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common mode input voltage range

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Jony130

Active Member
Hi, today I find a low noise preamplifier circuit diagram based on ssm2210 and NE5532.
**broken link removed**

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As you can see the long tail pair current is 1mA. And this means that collector current will be equal to 0.5mA. This current will create 1.5V drop across R5 and R7. So the voltage at the op amp input will be equal to 12V - 1.5V = 10.5V. But as we can read in NE5532 data sheet the common mode input voltage should be less then Vcc - 2V = 10V. Also from what I know NE5532 don't show any phase inversion due to exceeding Vcm.
https://www.ti.com/lit/ds/symlink/ne5532.pdf
So what do you think about this? Will it work ?
 

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MrAl

Well-Known Member
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Hi,

If you want to build a low noise preamp i would think you would want an all FET front end, not a bipolar. FET front ends are usually quieter than bipolars due to the noise the bipolars can generate. We could look at this more if you like. Maybe we can find something online.

On the data sheet i see the input might have to be as low as Vcc-3v, so with a 12v power supply that means 9v max at the input. And likewise for the negative rail. If the power supply is -12v then the min input is -9v.

Not hard to change the input circuit though to meet these requirements.
 
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Jony130

Active Member
Hi,
If you want to build a low noise preamp i would think you would want an all FET front end, not a bipolar. FET front ends are usually quieter than bipolars due to the noise the bipolars can generate.
No, I don't want to build one. FET's are better for low noise? FET's has smaller voltage noise than BJT even if a signal source impedance is small?

On the data sheet i see the input might have to be as low as Vcc-3v, so with a 12v power supply that means 9v max at the input. And likewise for the negative rail. If the power supply is -12v then the min input is -9v.

Not hard to change the input circuit though to meet these requirements.
Yes, we can fix this issue quite easy, but I'm curious how can they sold this circuit if it doesn't work?
 

crutschow

Well-Known Member
Most Helpful Member
The lowest voltage noise op amps are bipolars for low impedance applications but JFETS can have lower noise from a high impedance source. For low impedance sources you are unlikely to find a significantly lower noise preamp than using an OP-27 by itself.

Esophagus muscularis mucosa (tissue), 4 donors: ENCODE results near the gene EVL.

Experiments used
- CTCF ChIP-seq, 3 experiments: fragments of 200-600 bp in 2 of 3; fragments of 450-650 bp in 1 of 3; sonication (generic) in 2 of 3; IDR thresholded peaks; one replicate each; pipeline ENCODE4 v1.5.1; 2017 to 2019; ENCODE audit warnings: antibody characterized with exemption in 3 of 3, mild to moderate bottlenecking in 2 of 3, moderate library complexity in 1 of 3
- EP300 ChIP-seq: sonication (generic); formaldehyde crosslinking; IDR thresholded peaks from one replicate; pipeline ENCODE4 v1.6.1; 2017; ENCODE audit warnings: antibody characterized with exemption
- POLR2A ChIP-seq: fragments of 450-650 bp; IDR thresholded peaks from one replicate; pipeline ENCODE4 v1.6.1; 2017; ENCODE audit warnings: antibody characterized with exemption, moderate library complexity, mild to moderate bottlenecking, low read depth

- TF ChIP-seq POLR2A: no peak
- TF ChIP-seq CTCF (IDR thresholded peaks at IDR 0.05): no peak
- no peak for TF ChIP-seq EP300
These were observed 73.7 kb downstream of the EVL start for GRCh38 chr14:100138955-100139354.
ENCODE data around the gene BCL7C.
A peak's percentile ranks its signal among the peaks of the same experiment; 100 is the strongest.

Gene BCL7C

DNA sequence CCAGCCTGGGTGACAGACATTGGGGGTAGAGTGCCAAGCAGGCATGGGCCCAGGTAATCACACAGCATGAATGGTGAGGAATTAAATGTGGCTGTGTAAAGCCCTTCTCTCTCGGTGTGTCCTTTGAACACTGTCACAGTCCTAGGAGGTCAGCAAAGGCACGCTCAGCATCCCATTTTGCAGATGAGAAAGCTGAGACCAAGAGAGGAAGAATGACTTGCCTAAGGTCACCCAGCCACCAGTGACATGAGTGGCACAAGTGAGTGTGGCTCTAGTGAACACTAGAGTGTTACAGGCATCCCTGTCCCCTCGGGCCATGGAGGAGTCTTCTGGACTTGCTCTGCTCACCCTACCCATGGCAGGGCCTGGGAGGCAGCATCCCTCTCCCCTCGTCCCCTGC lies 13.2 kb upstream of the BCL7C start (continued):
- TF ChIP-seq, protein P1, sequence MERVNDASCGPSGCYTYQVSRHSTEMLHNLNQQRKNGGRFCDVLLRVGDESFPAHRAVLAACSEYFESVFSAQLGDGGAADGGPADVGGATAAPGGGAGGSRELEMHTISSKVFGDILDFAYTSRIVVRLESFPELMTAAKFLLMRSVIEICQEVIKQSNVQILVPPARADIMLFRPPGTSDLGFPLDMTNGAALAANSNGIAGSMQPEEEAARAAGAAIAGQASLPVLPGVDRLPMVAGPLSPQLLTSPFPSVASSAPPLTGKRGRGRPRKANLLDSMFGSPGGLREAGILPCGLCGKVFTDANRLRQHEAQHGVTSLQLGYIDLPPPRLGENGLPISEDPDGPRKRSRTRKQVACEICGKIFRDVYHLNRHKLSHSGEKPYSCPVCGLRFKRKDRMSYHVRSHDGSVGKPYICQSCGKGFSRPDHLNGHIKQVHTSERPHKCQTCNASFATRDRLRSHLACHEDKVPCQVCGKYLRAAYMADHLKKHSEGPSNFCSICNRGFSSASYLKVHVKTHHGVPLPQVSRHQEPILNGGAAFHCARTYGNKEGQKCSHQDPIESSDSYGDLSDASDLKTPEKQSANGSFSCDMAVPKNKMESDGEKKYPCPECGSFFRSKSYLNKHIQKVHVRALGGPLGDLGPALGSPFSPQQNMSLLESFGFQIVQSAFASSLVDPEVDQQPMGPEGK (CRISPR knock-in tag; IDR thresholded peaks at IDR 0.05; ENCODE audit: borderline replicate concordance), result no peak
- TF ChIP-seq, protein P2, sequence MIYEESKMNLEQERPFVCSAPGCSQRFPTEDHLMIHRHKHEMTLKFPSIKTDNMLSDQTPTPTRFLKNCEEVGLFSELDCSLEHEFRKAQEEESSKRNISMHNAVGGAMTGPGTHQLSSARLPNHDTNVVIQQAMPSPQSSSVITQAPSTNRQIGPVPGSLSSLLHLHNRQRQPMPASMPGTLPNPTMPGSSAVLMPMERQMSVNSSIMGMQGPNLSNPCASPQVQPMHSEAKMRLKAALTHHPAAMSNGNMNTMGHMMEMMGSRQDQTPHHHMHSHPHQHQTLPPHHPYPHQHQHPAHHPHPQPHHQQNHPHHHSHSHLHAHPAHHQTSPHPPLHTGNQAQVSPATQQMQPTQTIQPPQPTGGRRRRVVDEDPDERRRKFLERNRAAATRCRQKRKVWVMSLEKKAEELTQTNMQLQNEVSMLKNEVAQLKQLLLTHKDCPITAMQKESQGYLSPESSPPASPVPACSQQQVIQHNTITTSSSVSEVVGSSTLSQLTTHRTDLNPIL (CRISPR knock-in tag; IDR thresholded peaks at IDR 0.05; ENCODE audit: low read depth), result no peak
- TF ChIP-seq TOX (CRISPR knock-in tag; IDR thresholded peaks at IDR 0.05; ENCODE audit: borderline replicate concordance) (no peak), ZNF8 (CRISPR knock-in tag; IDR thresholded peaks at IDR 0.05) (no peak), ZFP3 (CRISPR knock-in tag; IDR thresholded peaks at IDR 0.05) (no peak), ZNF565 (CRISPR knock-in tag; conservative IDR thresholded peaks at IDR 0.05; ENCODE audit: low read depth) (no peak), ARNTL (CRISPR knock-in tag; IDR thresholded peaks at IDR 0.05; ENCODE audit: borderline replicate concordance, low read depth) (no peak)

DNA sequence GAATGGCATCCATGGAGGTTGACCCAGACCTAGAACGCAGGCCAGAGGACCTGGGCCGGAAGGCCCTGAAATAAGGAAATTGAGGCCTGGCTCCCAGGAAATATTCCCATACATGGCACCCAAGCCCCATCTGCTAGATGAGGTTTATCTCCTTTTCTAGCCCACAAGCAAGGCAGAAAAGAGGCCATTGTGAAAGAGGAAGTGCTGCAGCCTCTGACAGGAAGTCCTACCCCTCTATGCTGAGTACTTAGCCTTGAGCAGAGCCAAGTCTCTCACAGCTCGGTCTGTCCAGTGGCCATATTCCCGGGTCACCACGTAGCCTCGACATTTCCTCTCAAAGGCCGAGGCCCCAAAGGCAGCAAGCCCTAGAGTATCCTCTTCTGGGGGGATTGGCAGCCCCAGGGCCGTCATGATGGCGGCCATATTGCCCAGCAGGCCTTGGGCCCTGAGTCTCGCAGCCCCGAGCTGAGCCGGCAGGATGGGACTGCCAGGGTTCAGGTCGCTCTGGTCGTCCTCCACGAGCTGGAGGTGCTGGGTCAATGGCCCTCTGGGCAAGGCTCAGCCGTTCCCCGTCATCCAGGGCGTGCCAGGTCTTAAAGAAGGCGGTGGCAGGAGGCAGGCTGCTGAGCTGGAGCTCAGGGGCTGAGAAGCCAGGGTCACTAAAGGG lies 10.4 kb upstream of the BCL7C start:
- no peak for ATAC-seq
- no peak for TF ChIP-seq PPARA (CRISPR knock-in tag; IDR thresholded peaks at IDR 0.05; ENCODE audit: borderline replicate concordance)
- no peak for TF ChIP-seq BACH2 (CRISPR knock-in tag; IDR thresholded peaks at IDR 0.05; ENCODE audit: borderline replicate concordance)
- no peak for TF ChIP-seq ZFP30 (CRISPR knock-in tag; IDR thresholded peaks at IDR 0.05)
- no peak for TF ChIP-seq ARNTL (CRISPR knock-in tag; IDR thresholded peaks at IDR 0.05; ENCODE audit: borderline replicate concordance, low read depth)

audioguru

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Most Helpful Member
The datasheet for the NE5532 says that SOME ICs will need their inputs 3V away from the supply voltage. Then the long tail current will need to be doubled.
 

alec_t

Well-Known Member
Most Helpful Member
but I'm curious how can they sold this circuit if it doesn't work?
It will work, but not as well as it could if modified slightly. Besides, there's all sorts of stuff sold that doesn't live up to its promise. There are plenty of gullible customers out there :).
 

MrAl

Well-Known Member
Most Helpful Member
No, I don't want to build one. FET's are better for low noise? FET's has smaller voltage noise than BJT even if a signal source impedance is small?


Yes, we can fix this issue quite easy, but I'm curious how can they sold this circuit if it doesn't work?


Hi,


Oh so you just want to buy one, or are just looking at the spec's of one that is already built. I understand that.

They might be banking on the fact that some op amps will work without the 3v drop from the positive rail to the input. However, it appears to me that the 1ma current is not the only thing to consider here. Consider that one transistor draws more current than the other, that means one input is closer to the positive rail than the other. I dont like that at all.

Either we are missing something here or else they are not showing something in the schematic, or else it is just not designed right in the first place and this would not be the first time this has happened. It could be that the circuit was originally designed for rail to rail op amp and then someone came along and stuck a different op amp in there without reviewing the complete spec's for that new IC. It could also be that they actually use a different IC and just wrote down the wrong part number. Too many possibilities about what could have happened when something isnt right and we cant contact the original author. Contacting the original author is the only way to know what went wrong, but definitely if you build one or buy one you should be ready to modify it to get it to work properly.
 

MrAl

Well-Known Member
Most Helpful Member
Hi,

Oh great cant wait to hear what happens.
 

audioguru

Well-Known Member
Most Helpful Member
I was going to agree that somebody changed the opamp. Then I wondered why does this circuit use a very modern and new preamp with a very old opamp?

I betcha that the company making an audio product with the very old NE5532 opamp got a new engineer straight out of school. The new engineer was told that the old circuit had too much noise. Fix it.
So the new engineer added the new extremely low noise SSM2210 preamp without looking at the problem caused with the input common mode range of the NE5532.
 
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